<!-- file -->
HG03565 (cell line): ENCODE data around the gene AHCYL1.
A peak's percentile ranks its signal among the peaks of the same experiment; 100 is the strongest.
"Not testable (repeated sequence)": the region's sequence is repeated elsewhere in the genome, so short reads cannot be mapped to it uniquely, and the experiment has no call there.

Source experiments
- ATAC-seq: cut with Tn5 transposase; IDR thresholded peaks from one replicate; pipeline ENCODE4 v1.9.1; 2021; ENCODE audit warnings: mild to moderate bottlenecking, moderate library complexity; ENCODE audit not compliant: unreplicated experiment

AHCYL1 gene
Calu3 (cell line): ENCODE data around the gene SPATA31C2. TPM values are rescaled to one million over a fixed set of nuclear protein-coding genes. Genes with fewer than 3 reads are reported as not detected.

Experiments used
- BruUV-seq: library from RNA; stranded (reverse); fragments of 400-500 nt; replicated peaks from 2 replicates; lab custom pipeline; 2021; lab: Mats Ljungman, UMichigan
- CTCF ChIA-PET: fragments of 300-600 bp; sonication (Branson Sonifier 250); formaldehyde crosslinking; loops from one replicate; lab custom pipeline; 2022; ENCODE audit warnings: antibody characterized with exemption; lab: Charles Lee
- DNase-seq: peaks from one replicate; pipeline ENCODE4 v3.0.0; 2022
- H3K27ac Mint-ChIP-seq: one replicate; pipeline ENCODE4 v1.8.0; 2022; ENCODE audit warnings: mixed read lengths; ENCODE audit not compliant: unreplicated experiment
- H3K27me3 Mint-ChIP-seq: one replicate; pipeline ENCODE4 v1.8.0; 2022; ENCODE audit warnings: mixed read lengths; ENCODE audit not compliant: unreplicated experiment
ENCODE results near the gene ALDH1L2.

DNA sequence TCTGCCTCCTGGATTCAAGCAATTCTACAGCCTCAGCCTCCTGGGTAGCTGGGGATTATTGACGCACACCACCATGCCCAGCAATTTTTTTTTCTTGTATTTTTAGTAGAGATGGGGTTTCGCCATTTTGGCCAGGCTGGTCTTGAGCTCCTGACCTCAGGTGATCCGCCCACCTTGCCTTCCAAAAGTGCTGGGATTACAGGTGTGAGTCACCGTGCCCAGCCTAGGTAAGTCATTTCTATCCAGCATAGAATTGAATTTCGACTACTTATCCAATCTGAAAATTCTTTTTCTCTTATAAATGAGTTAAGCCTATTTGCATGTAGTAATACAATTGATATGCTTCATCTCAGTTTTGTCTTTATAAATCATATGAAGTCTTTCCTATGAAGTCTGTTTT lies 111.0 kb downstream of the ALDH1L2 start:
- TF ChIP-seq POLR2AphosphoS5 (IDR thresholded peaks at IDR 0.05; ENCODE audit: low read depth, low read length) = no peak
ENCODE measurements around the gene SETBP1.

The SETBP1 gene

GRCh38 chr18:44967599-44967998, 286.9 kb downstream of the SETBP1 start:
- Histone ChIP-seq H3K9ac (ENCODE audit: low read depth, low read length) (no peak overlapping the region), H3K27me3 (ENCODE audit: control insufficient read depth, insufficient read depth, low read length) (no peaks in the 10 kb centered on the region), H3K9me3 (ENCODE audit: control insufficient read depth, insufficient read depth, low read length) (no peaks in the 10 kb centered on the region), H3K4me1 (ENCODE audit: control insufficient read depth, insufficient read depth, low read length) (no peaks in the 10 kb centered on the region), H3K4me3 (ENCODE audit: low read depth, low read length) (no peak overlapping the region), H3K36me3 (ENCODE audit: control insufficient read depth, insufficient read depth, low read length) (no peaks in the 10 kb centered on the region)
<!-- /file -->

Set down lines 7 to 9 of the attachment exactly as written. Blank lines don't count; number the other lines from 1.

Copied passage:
Calu3 (cell line): ENCODE data around the gene SPATA31C2. TPM values are rescaled to one million over a fixed set of nuclear protein-coding genes. Genes with fewer than 3 reads are reported as not detected.

Experiments used
- BruUV-seq: library from RNA; stranded (reverse); fragments of 400-500 nt; replicated peaks from 2 replicates; lab custom pipeline; 2021; lab: Mats Ljungman, UMichigan